“We walked through the old town to the Cours Saleya market, as the goal was to immerse ourselves in the local breakfast habits. In our chosen café we bought real croissants, some other pastries, quiches and of course we couldn’t miss a good French black coffee – which, to tell the truth, was more of a lighter shade of brown – accompanied by orange juice. Quiche is a real French street food dish, which consists of external crumbly pie dough and a nourishing filling combined with eggs and cream. Interestingly, the name of this most French of dishes was taken from the German word kuchen and spread to the delicacy fried in an iron pan. They vary depending on the season and are studded with all kinds of vegetables, while carnivores can also ask for anything that might stimulate the eye and mouth. Ours was filled with bacon, onion, and cheese before baking.” (2017)


“Our first goal was to find a bakery – or boulangerie in French. After just 5-10 minutes of walking, we came across one, which was to be our favorite breakfast place for the 3 days we spent here. 1 plain croissant cost 1 euro, and the price of baguettes was also around 1 euro. Most stuffed bakery products – of a range and variety which can only be found in France - range from 1.5 to 2.5 euros. Savory, sweet, chocolate and fruity, pizza slices, giant meringues, everything that might seduce the eye or mouth is available here. And it should all be tasted because it’s all delicious! The French know better than anyone how to ruin a diet – the croissants, for instance, are all made from real butter, which is why they taste so good.

The next goal was to get morning coffee. After a brief search, we also found a bakery where a morning pick-me-up could be ordered to take away. We paid 1.5 euros for an americano. Well, what can I say, we shouldn't have chosen the paper cup version, it wasn't an uplifting experience ... but in return, we were able to spend our breakfast on a bench by the famous Promenade des Anglais, still free of tourists, with freshly baked butter croissants, 1 chocolate cake, and coffee. A truly indulgent way to start the day!” (2017)

Public safety

The city center and the areas frequented by tourists, in general, are safe. However, pickpockets are a bit active in the Old Town. Safety is guaranteed by strong police presence (also plain-clothes officers); there are plenty of security cameras almost everywhere.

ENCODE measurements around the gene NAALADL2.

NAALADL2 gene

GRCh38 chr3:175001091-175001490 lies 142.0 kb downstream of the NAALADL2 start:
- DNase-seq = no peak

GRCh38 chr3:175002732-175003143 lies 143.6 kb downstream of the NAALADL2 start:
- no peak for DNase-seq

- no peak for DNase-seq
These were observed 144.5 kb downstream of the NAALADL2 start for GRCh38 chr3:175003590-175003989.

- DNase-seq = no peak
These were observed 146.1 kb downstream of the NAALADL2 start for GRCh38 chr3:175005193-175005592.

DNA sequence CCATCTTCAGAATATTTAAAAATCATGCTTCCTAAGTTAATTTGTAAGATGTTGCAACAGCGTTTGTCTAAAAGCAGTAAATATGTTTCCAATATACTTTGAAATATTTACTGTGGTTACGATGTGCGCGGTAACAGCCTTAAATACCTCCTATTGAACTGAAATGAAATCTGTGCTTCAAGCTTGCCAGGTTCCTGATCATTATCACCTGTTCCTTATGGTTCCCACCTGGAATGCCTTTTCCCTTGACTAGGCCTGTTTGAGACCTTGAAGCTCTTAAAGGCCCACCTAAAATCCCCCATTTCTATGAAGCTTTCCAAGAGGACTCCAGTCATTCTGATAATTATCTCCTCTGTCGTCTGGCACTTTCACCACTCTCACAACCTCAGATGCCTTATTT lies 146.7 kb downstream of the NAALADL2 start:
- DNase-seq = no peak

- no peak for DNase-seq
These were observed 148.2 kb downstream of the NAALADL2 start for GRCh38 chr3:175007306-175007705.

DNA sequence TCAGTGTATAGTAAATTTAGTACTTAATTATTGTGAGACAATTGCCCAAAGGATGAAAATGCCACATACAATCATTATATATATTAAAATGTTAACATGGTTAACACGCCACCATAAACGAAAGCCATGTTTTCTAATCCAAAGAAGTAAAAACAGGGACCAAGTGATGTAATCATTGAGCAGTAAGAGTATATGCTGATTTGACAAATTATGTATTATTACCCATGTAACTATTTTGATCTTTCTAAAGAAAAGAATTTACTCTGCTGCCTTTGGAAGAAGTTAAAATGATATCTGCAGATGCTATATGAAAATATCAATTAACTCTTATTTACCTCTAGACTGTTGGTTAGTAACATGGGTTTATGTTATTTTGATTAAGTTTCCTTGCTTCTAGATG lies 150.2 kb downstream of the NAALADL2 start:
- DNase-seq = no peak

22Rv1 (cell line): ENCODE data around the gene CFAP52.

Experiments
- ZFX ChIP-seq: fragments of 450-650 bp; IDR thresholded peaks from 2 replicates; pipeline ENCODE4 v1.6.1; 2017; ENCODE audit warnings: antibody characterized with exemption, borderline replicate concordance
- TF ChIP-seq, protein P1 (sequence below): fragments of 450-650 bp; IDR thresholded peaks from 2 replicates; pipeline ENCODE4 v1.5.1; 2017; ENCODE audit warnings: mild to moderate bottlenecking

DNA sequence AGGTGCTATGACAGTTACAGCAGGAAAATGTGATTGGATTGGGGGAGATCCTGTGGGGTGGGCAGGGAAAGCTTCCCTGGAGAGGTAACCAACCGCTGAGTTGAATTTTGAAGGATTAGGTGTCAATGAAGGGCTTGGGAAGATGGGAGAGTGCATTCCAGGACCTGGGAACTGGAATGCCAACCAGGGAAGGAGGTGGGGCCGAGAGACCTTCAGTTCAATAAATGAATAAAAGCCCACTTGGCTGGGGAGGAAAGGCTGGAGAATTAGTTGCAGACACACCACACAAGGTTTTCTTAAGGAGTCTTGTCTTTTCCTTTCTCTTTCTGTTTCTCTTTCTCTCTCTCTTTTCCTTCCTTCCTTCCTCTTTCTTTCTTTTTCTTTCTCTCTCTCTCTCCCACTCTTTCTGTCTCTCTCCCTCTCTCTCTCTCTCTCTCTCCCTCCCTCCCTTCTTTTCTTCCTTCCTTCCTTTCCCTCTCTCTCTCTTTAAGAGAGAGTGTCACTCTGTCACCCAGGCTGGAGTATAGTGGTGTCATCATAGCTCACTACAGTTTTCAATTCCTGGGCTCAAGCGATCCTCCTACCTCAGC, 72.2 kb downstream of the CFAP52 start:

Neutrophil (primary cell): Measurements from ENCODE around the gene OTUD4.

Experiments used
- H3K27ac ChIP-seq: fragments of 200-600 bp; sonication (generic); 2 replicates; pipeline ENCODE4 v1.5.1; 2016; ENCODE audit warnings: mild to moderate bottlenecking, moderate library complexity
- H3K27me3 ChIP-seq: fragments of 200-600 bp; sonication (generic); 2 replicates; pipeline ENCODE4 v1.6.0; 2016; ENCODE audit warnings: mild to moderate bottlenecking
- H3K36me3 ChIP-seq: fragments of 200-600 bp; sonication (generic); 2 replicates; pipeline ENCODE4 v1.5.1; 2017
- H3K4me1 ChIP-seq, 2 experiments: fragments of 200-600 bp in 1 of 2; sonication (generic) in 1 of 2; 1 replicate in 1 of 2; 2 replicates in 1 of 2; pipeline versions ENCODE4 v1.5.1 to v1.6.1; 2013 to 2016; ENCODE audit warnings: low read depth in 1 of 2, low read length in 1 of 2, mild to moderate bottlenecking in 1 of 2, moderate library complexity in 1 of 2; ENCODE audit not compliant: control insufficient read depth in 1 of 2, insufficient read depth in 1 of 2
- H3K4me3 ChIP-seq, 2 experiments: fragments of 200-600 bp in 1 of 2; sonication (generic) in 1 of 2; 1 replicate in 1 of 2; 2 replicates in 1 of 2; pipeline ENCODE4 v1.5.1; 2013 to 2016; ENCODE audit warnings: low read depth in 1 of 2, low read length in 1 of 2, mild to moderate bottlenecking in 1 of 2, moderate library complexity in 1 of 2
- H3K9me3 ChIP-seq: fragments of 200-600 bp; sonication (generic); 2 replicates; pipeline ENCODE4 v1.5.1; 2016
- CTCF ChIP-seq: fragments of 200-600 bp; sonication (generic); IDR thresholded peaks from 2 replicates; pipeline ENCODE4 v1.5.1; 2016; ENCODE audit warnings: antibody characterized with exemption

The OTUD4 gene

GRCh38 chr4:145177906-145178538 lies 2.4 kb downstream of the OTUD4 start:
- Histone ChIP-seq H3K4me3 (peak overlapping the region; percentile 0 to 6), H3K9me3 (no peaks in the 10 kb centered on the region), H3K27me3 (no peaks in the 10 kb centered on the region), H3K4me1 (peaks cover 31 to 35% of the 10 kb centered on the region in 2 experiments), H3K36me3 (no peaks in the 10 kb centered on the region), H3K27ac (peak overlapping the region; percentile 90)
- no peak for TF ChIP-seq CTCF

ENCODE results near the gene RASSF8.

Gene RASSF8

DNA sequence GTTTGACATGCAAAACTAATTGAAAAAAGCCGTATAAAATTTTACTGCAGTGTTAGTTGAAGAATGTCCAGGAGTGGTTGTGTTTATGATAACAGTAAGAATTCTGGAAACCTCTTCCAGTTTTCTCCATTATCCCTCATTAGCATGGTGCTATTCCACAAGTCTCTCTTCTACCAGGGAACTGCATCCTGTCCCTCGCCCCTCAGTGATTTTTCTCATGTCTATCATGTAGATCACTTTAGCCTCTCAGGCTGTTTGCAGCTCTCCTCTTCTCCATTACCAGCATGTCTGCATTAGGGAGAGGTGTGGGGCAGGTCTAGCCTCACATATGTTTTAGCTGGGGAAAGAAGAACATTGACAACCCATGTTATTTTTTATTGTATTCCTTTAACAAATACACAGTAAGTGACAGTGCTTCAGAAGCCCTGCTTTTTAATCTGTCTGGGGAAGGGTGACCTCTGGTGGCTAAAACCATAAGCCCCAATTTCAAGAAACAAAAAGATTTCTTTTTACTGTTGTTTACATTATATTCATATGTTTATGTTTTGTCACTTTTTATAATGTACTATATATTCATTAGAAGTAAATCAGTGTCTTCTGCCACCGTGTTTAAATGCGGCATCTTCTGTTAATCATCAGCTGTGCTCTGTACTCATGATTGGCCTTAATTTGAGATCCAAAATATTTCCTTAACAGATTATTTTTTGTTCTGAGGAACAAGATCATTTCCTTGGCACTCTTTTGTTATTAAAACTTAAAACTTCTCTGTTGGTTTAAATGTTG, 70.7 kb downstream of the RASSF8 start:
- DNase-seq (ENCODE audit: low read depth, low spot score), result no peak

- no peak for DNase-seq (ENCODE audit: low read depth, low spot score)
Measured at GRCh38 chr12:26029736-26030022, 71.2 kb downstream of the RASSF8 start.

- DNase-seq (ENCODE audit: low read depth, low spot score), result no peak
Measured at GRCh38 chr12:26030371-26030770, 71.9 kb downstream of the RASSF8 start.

Like Ariane and Lesmoulins, some agglomeration areas (warrens) are less safe, but tourists have no reason to go there anyway.

Nizza - tram on Place Masséna


In Nice, it is striking how many people smoke cigarettes. On the other hand, you can see many people doing some sport (mostly jogging and attending gyms). There are a lot of guys and women on the beaches who flash with their athletic bodies.


1. If you are tired of the local pebbly, rocky beaches, then take a train, and in 30 minutes, you are Juan Les Pins, which has a sandy beach. 

Nice - Place Massena - Fountain of the Sun (Fontaine du Soleil) s.m. photo

Nice - installation - i.k. photo

Nice - houses - g.s. photo


Nice - view - a.k. photo

Destination in brief

Nice is the capital of the Cote D’Azur. Nice got its name after the Greek goddess Nike. 

Population (in 2020): 338,000 (City area), 942,000 (Urban area)

Average net monthly salary (in 2020): 1900 Euro

Nice gets about 5 million tourists per year. The international airport of Nice is the second-biggest international airport in France. 
The best weather is from June to October, July is the warmest month of the year.

The beaches of Nice are rocky.  Some people hate that, and others love it. You don’t get sand between your toes; however, lying on the beach is somewhat uncomfortable.

Nice offers 19 museums and art galleries.



Nice - at Neptune Beach - after rain - in May - m.s. photo


 Nice was part of one of the Italian kingdoms (the House of Savoy/ Kingdom of Piedmont-Sardinia)  till 1860.


Among the French who form an opinion on the French Riviera, Nice does not have a good reputation as a tourist destination (crowded, too big, not idyllic, etc.). 

Nice - Rue de France

Nice - Cours Saleya



Nice - m.s. photo


Old Town

Nice - Old Town

Nizza - Old Town

Nizza - Old Town

Nice - Old Town


Nice - Cathedral (Cathédrale Sainte-Réparate de Nice)

Nice - St Nicholas Russian Orthodox Cathedral

Promenade des Anglais

Seven kilometers long!

Nice - Promenade des Anglais

Place Masséna

Nizza - Place Masséna with the Fontaine de Soleil (Fountain of the Sun)

Castle of Nice (Château de Nice)

Nice - view from the Castle Hill (la Colline du Château)

MAMAC (Modern and Contemporary Art Museum)

Nice - MAMAC

The Museum of Fine Arts (Musée des Beaux-Arts de Nice)

Nice - Musée des Beaux-Arts - Le Baiser (The Kiss) by Rodin

Marc Chagall Museum

Nice - Chagall Museum

Matisse Museum

Nice - Matisse Museum